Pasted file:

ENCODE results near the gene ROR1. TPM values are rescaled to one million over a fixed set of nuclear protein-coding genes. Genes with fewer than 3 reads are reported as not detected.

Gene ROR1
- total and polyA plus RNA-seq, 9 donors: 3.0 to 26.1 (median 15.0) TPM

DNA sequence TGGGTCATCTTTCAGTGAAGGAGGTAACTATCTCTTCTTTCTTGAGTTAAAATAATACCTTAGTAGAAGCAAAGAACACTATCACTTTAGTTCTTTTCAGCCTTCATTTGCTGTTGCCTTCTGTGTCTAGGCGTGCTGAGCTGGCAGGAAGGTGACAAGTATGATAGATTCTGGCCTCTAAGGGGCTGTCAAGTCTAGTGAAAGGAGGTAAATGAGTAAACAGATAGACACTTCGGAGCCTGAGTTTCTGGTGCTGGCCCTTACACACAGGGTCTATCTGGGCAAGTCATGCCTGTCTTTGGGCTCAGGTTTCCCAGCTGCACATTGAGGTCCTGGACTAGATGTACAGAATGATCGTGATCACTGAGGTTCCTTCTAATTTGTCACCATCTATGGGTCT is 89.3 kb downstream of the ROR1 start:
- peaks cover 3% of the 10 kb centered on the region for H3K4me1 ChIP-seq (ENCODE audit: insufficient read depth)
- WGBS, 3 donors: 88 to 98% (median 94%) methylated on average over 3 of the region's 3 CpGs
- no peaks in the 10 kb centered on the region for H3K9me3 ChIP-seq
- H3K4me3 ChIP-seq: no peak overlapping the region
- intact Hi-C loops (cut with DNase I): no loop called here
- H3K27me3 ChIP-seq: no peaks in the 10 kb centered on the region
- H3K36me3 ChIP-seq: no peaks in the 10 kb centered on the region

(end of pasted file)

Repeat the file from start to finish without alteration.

ENCODE results near the gene ROR1. TPM values are rescaled to one million over a fixed set of nuclear protein-coding genes. Genes with fewer than 3 reads are reported as not detected.

Gene ROR1
- total and polyA plus RNA-seq, 9 donors: 3.0 to 26.1 (median 15.0) TPM

DNA sequence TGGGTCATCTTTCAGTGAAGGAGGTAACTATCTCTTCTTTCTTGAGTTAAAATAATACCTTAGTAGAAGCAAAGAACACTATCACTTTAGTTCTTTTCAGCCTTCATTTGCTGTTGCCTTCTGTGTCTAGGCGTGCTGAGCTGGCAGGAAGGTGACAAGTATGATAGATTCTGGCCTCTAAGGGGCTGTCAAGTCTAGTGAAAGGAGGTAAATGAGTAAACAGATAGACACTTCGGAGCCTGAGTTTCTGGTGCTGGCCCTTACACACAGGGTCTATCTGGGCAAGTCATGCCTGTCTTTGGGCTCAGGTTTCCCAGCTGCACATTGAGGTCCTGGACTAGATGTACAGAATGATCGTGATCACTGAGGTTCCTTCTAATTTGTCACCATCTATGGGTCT is 89.3 kb downstream of the ROR1 start:
- peaks cover 3% of the 10 kb centered on the region for H3K4me1 ChIP-seq (ENCODE audit: insufficient read depth)
- WGBS, 3 donors: 88 to 98% (median 94%) methylated on average over 3 of the region's 3 CpGs
- no peaks in the 10 kb centered on the region for H3K9me3 ChIP-seq
- H3K4me3 ChIP-seq: no peak overlapping the region
- intact Hi-C loops (cut with DNase I): no loop called here
- H3K27me3 ChIP-seq: no peaks in the 10 kb centered on the region
- H3K36me3 ChIP-seq: no peaks in the 10 kb centered on the region